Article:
Amid dengue outbreak, eviction also a threat to Yoyogi Park’s homeless


Staff Writer

The greatest danger the outbreak of dengue fever traced to Tokyo’s Yoyogi Park poses to the homeless there may be the threat of eviction, not infection, advocates said Tuesday.

The park is a hub for homeless people, many of whom take shelter inside makeshift blue tarpaulin tents.

Of the 35 people reported infected with the virus as of Tuesday, all had visited the park within the past month, but none were homeless.

Dr. Satoshi Kutsuna of the National Center for Global Health and Medicine was guardedly optimistic that any homeless possibly infected with the virus had escaped without falling victim to the most serious symptoms, including high fever, muscle pain and nausea.

Even without medical treatment, the disease generally passes after a week. Still, it’s possible things could turn very nasty, he added.

“At the moment, I’d say living in Yoyogi Park is a risky act in itself. So they should be provided with, say, temporary homes to take shelter in until the outbreak subsides,” Kutsuna said.

He stressed that the homeless likely had no role in the spread of the virus, given that most of them are in the park only at night, while the mosquitoes that carry the virus are active during daytime.

When contacted by The Japan Times, five Tokyo-based NPOs and agencies supporting the homeless said they weren’t aware of anyone with symptoms of the virus. They also said they weren’t planning to do anything out of the ordinary to locate potential victims, other than to continue with their routine patrols of the area.

Meanwhile, the nonprofit organization Moyai said it is more fearful that Tokyo officials will seize the chance to evict the homeless on the pretext of needing to eradicate the mosquitoes there. Though metropolitan officials tolerate the presence of homeless in the park, they also view them as a nuisance, according to Moyai representative Ren Onishi.

“So we’re afraid that the metropolitan government might start ordering them to pack up their stuff and go under the pretext that it needs to spray pesticide over the area or something,” Onishi said.

  • Charlie Sommers

    Since dengue fever in not spread from person to person I fail to see any purpose in the relocation of the homeless. They would seem to have enough problems without having eviction added to the list. They should be shown some compassion and helped as much as possible.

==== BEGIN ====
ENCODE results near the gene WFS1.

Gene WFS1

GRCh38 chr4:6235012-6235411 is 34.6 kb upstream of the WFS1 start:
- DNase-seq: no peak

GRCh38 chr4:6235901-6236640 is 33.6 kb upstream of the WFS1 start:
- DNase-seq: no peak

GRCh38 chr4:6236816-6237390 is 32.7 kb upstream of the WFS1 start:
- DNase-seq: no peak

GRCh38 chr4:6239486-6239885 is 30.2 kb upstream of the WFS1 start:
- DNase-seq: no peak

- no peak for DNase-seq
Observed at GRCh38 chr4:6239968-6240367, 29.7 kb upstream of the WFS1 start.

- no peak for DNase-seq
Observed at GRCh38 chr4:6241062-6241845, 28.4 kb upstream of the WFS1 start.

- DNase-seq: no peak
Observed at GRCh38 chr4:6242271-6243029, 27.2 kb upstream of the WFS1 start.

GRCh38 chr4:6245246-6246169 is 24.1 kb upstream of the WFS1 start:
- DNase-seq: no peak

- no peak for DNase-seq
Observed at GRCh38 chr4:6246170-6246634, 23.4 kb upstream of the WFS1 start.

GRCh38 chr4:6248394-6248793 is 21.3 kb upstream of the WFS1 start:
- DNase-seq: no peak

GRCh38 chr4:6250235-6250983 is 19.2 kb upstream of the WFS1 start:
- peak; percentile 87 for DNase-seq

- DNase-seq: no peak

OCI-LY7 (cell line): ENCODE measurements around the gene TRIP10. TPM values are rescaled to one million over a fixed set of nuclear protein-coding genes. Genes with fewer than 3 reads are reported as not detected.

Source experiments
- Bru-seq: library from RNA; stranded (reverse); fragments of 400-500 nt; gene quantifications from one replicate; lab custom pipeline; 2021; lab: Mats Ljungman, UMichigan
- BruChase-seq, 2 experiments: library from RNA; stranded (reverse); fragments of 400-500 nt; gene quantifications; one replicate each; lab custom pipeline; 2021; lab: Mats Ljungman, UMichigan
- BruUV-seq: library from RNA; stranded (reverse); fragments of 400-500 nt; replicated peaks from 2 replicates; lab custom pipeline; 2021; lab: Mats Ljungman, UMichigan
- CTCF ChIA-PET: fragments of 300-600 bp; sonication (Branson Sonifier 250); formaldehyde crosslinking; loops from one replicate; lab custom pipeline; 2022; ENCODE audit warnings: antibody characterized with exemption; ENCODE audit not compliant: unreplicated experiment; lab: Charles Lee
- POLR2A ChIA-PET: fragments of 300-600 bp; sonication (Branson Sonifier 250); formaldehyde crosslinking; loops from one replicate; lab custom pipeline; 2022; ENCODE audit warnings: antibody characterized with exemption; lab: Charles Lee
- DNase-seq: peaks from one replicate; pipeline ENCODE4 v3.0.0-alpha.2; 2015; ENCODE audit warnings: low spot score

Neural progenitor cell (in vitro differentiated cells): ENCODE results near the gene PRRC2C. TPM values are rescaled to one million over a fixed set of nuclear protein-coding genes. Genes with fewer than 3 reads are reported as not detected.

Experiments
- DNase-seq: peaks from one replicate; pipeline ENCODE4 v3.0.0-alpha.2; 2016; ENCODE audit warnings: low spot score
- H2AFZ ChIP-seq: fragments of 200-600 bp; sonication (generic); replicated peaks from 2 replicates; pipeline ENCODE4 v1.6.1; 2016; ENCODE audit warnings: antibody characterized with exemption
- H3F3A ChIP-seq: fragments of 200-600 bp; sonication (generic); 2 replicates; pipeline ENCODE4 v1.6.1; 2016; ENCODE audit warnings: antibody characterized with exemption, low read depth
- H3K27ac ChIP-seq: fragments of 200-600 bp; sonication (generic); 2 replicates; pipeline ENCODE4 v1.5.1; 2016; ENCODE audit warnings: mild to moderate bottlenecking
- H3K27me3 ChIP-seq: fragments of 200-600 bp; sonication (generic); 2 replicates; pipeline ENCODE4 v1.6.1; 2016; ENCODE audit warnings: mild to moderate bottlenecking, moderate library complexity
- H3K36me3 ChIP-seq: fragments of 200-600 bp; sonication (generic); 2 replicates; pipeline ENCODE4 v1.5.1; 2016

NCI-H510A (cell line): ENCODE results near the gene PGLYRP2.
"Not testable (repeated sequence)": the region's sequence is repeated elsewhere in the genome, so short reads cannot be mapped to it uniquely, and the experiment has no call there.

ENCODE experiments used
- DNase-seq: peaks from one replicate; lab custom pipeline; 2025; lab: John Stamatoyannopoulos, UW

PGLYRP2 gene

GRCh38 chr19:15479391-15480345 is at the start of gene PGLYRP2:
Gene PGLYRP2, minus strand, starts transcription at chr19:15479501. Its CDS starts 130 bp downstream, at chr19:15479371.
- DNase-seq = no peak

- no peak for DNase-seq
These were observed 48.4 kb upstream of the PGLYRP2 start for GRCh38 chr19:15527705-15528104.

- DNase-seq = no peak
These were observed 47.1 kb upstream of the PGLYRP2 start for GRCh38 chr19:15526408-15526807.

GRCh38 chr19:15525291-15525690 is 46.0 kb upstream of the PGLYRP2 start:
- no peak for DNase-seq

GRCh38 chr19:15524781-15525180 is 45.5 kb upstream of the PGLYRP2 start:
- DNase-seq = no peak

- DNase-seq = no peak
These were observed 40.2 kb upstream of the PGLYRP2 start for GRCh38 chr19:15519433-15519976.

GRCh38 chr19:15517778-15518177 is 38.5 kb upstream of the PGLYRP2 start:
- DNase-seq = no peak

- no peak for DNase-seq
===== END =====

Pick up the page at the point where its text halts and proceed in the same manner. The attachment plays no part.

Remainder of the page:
• 21Mac

      I was under the impressiom Dengue is spread to infected mosquitos primarily from people, rather than from Deer or what not. Seperately, a city park does seem a strange place for people to sleep on a permanent basis. From that perspective, it would seem logical to provide a dual approach of eviction and housing with, for those few who aren’t working, assigned employment. And I suspect homeless people mostly do have jobs–mostly in constuction, perhaps, to go by the fact that most cite their last job as construction, according to the Tokyo City Government–just no home, besides their tent, near their place of work. The very ordery homeless sleeping on the lawn in the middle of the daytime on the broad lawn beside the visitor’s parking lot of the Imperial Palace perhaps are very temporary construction workers who work at night and go home on the weekend to Aiichi or wherever they are from.

      • Charlie Sommers

        You are right, Dengue is spread from bites from mosquitoes that have picked it up by biting an infected human. Their needs to be some way to differentiate between those who are homeless as a money saving way of life and those who are homeless from necessity. Those who can’t help their condition because of mental illness or other such circumstances should certainly be helped.